Class action lawsuits are nontraditional litigation procedures. The ultimate purpose is to not only get relief for a defined class of persons but also a relief for all others similarly situated. See Brooks v. Union Pacific R.R. Co., 13 So.3d 546 (La. 2009). Oftentimes, the issue of who is in the defined class can be complicated in its own right, apart from the substantive issues of the particular case. The trial court has broad authority in deciding whether to certify a class. See Chiarella v. Sprint Spectrum LP, 921 So.2d 106 (La. Ct. App. 2005).
Recently, the Housing Authority of New Orleans (HANO) was facing a class action lawsuit for breach of contract. HANO failed to uphold its responsibilities and duties to the tenants of a housing development pursuant to a lease agreement. The District Court defined the class to include all leaseholders and permanent residents under HANO’s jurisdiction who were adversely affected by the presence of toxic mold in their apartments. The class action plaintiffs asserted that HANO’s failure to keep the apartments and common areas free of mold violated its contractual duty to the federal government, specifically the Department of Housing and Urban Development (HUD).
This case centers on whether plaintiffs, Janice Claborne and Sheryl Jones, could rightfully bring a class action under Louisiana law. In other words, were Claborne and Jones part of the defined class of persons. There are several requirements that must be satisfied before a class action can be brought under Louisiana law: (1) numerosity, (2) commonality, (3) typicality, (4) adequacy of representation, and (5) predominance and superiority.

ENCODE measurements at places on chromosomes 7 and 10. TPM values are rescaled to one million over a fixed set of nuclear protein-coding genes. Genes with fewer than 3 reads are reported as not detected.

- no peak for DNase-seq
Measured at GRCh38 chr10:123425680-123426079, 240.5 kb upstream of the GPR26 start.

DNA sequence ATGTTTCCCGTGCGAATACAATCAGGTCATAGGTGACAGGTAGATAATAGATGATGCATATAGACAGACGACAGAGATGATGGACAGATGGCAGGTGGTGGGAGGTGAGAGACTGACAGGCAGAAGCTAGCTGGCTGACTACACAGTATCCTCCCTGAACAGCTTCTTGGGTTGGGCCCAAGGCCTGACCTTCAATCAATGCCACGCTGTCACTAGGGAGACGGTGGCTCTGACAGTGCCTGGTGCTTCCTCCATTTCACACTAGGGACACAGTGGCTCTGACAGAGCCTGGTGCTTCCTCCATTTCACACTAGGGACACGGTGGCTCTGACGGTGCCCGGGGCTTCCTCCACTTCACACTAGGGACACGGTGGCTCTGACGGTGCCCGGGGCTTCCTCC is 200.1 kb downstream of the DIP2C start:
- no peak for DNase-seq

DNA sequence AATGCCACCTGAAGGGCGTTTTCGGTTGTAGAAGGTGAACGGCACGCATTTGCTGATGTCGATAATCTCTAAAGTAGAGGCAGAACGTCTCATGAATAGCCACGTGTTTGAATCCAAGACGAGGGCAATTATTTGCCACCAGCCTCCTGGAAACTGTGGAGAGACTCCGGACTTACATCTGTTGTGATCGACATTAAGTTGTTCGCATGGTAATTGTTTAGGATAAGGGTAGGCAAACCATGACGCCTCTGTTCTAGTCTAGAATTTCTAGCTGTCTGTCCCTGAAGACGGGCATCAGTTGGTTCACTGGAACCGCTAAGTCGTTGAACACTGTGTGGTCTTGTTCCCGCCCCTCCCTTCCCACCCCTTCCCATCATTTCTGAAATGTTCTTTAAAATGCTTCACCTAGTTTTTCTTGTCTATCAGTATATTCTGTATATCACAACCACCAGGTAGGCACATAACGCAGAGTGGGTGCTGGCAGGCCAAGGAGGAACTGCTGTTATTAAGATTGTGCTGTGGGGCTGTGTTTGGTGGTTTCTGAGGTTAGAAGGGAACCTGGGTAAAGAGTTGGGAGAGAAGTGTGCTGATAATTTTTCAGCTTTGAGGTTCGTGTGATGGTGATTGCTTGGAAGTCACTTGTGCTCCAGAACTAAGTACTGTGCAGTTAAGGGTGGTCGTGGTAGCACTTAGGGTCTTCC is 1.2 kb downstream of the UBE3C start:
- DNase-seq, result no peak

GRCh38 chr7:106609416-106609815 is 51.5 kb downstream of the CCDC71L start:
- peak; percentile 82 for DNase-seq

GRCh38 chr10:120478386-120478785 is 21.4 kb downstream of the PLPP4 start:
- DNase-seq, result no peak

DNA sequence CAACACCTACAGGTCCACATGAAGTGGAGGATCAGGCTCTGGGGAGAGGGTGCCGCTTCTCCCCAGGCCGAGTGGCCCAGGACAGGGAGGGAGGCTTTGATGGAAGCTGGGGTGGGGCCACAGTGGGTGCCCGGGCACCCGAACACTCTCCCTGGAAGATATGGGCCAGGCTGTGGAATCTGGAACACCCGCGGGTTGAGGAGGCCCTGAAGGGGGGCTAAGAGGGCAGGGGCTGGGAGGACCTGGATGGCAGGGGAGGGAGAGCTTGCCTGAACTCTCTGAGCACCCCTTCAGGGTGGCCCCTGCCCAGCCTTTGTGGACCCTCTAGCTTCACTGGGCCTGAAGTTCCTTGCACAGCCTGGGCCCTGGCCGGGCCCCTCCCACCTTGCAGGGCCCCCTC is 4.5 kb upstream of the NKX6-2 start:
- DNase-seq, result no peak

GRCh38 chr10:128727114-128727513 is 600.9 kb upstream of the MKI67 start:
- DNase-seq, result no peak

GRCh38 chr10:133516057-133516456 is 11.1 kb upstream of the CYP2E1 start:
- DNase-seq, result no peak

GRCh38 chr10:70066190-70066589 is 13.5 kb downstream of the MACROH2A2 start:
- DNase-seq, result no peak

Numerosity deals with the number of members bringing the claim, the financial resources of those members, and the size of the individual claim. In this case, there were about three thousand leaseholders and residents who had been exposed to mold. This was enough to satisfy the first requirement.
The commonality factor entails having at least one issue that affects the whole or majority of class members. Here, the plaintiffs had claims from each class member regarding their exposure to mold within their respective housing development and HANO’s failure to remedy the problem. HANO was obligated by the lease to maintain units in good repair and comply with the applicable building codes and other federal regulations affecting the health and safety of tenants. HANO’s maintenance records and testimony from plaintiffs show that HANO was fully aware of the mold infestation, but neglected to properly fix the problem per the lease agreement. The District Court found that the circumstances here satisfied the commonality requirement.
Next, typicality requires that the claims be typical claims of all members, i.e., the same event, practice, or course of conduct gave rise to the claims. In this case, all class members’ claims arose from the failure of HANO to remedy the mold infestation and thus, the typicality requirement was satisfied. The adequacy of representation factor requires that the interests of the class are fairly and accurately protected. Again, the District Court found this factor to be satisfied. Lastly, predominance and superiority deal with identifying the substantive issues and determining if they are common to the class. There is one common issue, in this case, mold exposure due to HANO’s failure to act. Thus, this requirement was met.
The Louisiana Fourth Circuit Court of Appeal agreed with the District Court that the plaintiffs’ claims met the requirements to become part of the certified class. Moreover, the Court of Appeal agreed that it was best to split the case into phases. Phase 1 dealt with the issue of liability and if liability was found, Phase 2 dealt with the issue of damages. Ultimately, the Court of Appeal dismissed part of the judgment against the defendants because they were not given notice or the opportunity to be heard regarding an exception that they were proposing. The District Court decision was thus affirmed in part and vacated in part.
This case illustrates the complexity of class action lawsuits and the necessity of having an experienced attorney to oversee all the moving parts. Naturally, class action lawsuits are more involved than regular litigation procedures due to there being more plaintiffs than usual. Moreover, as discussed above there are various requirements before a class can be certified and the lawsuit can move forward.
Written by Berniard Law Firm Blog Writer: Natalie Ellis
Additional Berniard Law Firm Articles on Class Actions: New Orleans Insurance Claim Class Action Ruling Discusses Dismissal of Certain Claims